Foua Toloa

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Foua Toloa
Foua Toloa.jpg
Head of the Government of Tokelau (Ulu)
In office
February 21, 2011 – February 21, 2012?
Preceded by Kuresa Nasau
Succeeded by Kerisiano Kalolo
In office
February 21, 2009 – February 21, 2010
Preceded by Pio Tuia
Succeeded by Kuresa Nasau
Constituency Fakaofo
Faipule of Fakaofo
Incumbent
Assumed office
?

Foua Toloa is a Tokelauan politician who served as the Head of the Government of Tokelau, or Ulu, from February 21, 2009, to February 21, 2010. He is a member of the Council for the Ongoing Government of Tokelau, and is a faipule on Fakaofo. As the office of Ulu rotates on an annual basis, Toloa resumed office on February 21, 2011. For a time in 2011-2012, he was also Tokelau's minister for Finance, Telecommunication, Energy and Transport.[1][2]

Head of Government[edit]

During a trip to Tokelauan communities of New Zealand in September 2009, Toloa advocated a return to observer representation in the Tokelau Fono for Tokelauans living overseas.[3] Toloa stated that bringing back representation for Tokelauans abroad would allow the diaspora to contribute to decisions important to the future of their homeland.[3] Toloa noted that it would be possible for overseas representatives to meet in Apia, Samoa, rather than Tokelau for easier travel.[3] "Every General Fono once or twice a year they would come in as representatives to the General Fono, not as delegates but as observers and they can voice their opinion in terms of issues that are discussed with the General Fono, but when it comes to the voting, they are not allowed to vote.”[3] Toloa’s visit to New Zealand was part of a series of discussions with Tokelauan communities living in New Zealand and Australia.[3]

Ulu Toloa expressed disappointment with New Zealand Prime Minister John Key and the leaders of other developed countries for prioritizing economic concerns over the reduction of carbon emissions at the 2009 APEC summit in Singapore.[4] World leaders at the APEC meeting failed to set a specific target for the reduction of greenhouse gas emissions and, instead, called for an "ambitious outcome" at the December 2009 United Nations Climate Change Conference in Copenhagen.[4]

Toloa criticized Prime Minister Key for placing pressing economic concerns ahead environmental issues, including the long term survival of small island states.[4] Toloa told Radio New Zealand International, "That the impact on nations such as ours threatens our livelihood and existence as a people, I think the Prime Minister understood our position and stated as much. However, in the mix of things it would seem that other priorities such as establishing a free trade policy to promote new economic growth takes precedent at this time."[4]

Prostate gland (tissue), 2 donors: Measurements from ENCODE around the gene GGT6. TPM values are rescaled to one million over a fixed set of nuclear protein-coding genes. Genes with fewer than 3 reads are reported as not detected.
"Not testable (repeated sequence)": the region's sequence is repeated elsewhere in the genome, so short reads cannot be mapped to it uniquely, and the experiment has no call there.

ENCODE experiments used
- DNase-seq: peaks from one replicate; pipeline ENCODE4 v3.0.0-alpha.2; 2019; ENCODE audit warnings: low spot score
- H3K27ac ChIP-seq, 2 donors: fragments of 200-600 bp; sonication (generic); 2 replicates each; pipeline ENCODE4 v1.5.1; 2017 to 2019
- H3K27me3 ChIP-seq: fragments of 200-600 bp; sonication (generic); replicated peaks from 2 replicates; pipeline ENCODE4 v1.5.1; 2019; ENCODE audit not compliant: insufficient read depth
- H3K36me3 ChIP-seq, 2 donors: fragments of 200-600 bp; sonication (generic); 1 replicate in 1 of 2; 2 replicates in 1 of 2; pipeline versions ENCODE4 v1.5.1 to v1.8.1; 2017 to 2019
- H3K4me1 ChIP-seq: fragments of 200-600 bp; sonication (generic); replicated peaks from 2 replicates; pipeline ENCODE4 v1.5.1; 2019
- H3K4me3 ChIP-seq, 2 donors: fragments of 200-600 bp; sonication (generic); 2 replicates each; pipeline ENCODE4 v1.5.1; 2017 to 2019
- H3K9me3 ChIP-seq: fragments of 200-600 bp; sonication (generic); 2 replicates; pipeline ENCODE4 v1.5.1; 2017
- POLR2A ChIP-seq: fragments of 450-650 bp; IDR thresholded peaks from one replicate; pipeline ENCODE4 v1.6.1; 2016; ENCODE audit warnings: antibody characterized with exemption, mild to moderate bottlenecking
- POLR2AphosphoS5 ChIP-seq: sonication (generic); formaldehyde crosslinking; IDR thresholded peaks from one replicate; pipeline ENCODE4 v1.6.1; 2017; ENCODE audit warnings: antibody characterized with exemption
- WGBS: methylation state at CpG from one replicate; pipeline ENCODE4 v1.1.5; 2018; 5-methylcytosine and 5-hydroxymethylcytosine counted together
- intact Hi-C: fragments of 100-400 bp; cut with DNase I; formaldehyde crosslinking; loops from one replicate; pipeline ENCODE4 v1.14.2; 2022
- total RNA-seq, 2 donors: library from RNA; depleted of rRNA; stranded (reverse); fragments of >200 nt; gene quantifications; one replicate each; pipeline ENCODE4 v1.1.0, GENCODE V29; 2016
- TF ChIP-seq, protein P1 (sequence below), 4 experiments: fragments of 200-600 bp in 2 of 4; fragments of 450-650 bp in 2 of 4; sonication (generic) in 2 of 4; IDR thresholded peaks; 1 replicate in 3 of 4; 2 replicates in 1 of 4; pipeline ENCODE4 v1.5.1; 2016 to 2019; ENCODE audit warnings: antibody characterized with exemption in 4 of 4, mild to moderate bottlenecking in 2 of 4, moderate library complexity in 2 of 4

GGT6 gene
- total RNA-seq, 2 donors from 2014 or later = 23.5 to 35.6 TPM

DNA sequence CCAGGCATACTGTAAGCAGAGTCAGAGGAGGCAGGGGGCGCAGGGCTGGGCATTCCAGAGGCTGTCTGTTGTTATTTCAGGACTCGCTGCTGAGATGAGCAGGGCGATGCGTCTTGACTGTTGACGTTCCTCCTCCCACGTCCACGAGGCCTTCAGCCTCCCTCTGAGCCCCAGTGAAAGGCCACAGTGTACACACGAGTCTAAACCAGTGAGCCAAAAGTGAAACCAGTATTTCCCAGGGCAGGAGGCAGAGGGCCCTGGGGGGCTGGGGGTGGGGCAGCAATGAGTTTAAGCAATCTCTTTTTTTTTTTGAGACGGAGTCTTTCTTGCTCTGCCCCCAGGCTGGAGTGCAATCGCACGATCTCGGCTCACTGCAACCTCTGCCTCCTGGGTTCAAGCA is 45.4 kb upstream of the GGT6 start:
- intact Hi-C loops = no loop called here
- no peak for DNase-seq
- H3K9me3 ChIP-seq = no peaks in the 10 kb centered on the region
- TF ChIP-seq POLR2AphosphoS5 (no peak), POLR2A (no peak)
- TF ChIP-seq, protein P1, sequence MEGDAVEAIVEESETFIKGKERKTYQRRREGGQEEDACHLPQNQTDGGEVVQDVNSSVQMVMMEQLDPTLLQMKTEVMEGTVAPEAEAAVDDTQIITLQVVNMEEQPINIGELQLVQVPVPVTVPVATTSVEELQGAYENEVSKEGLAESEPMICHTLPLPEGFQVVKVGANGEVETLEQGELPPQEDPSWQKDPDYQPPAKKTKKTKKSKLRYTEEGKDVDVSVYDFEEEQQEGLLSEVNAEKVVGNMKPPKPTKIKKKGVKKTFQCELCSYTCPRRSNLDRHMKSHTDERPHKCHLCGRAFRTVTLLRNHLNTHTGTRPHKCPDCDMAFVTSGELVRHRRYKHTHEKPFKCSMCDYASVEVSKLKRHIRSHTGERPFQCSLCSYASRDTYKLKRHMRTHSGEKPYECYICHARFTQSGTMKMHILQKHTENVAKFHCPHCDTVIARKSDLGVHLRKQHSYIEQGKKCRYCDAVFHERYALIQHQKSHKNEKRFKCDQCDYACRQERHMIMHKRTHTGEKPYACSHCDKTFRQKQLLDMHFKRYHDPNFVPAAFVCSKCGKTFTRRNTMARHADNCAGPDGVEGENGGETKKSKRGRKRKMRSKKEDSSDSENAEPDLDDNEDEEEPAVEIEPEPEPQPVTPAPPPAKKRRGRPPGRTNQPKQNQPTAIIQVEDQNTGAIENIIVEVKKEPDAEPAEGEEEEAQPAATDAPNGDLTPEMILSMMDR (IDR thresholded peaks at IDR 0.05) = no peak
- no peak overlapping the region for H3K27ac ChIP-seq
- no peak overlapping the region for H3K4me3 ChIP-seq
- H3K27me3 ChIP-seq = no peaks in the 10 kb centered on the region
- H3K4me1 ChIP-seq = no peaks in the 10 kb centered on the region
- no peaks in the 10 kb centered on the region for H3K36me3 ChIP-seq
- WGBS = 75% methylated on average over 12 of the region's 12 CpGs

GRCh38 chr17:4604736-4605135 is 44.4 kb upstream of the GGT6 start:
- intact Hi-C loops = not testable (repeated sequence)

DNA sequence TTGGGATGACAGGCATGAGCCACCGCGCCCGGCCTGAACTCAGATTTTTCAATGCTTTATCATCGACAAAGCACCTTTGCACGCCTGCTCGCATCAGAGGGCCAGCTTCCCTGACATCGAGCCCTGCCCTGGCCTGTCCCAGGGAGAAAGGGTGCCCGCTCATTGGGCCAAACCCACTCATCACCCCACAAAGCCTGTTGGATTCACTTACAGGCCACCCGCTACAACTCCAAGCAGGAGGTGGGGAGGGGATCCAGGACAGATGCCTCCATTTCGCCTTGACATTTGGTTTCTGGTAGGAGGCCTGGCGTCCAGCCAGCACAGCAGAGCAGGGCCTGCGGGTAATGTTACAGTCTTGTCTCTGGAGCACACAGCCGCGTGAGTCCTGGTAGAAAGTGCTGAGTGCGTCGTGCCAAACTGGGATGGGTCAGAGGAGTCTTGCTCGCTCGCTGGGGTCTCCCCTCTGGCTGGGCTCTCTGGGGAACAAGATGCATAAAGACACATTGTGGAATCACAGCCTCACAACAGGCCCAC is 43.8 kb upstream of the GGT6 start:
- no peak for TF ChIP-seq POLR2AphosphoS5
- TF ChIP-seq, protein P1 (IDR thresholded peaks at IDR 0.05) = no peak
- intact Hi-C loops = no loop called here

In November 2011, Toloa, as Head of Government of Tokelau, became a founding member of the Polynesian Leaders Group, a regional grouping intended to cooperate on a variety of issues including culture and language, education, responses to climate change, and trade and investment.[5][6][7]

In December 2011, at the 2011 United Nations Climate Change Conference in Durban, Toloa announced that Tokelau would, in 2012, "switch entirely to renewable energy", as it would "switch off its old diesel generators and be powered by a $7.5m solar PV system designed to provide 90% of its energy. The rest will come from home-made coconut oil". He urged the rest of the world to move towards renewable energy in like manner.[8]

After the end of his term as Ulu, Toloa served as Minister for Finance, Telecommunications, Energy and Transport. He was sacked in June 2012 "after New Zealand’s Foreign Minister, Murray McCully, had indicated he couldn’t work with him". The dispute derived from the "dilapidated" MV Tokelau, the ship serving as Tokelau's link to the outside world. McCully considered it not to be seaworthy, but Toloa insisted it should continue to be used. Ulu Kerisiano Kalolo dismissed Toloa, and the MV Tokelau was replaced with a newer ship, the PB Matua.[9][10]

Toloa was the only faipule reelected in the 2014 election.[11]

References[edit]

  1. ^ Government of Tokelau
  2. ^ "Ongoing Government Members", Government of Tokelau
  3. ^ a b c d e "Tokelau ulu keen to restore wide consultation". Radio New Zealand International. 2009-09-15. Retrieved 2009-09-15. 
  4. ^ a b c d "Tokelau Ulu disappointed over NZ stand on emissions". Radio New Zealand International. 2009-11-17. Retrieved 2009-11-18. 
  5. ^ "NZ may be invited to join proposed ‘Polynesian Triangle’ ginger group", Pacific Scoop, 19 September 2011
  6. ^ "New Polynesian Leaders Group formed in Samoa", Radio New Zealand International, 18 November 2011
  7. ^ "American Samoa joins Polynesian Leaders Group, MOU signed", Savali, 19 November 2011
  8. ^ "Pacific micro-state switches entirely to renewable energy", The Guardian, 8 December 2011
  9. ^ "Concern for council unity in removing Tokelau minister", Radio New Zealand International, 28 June 2012
  10. ^ "Tokelau leader dumped after losing confidence of New Zealand Foreign Minister", Radio New Zealand International, 25 February 2013
  11. ^ "Tokelauan voters make big changes in ongoing government". Radio New Zeland International. 2014-01-24. Retrieved 2014-01-26.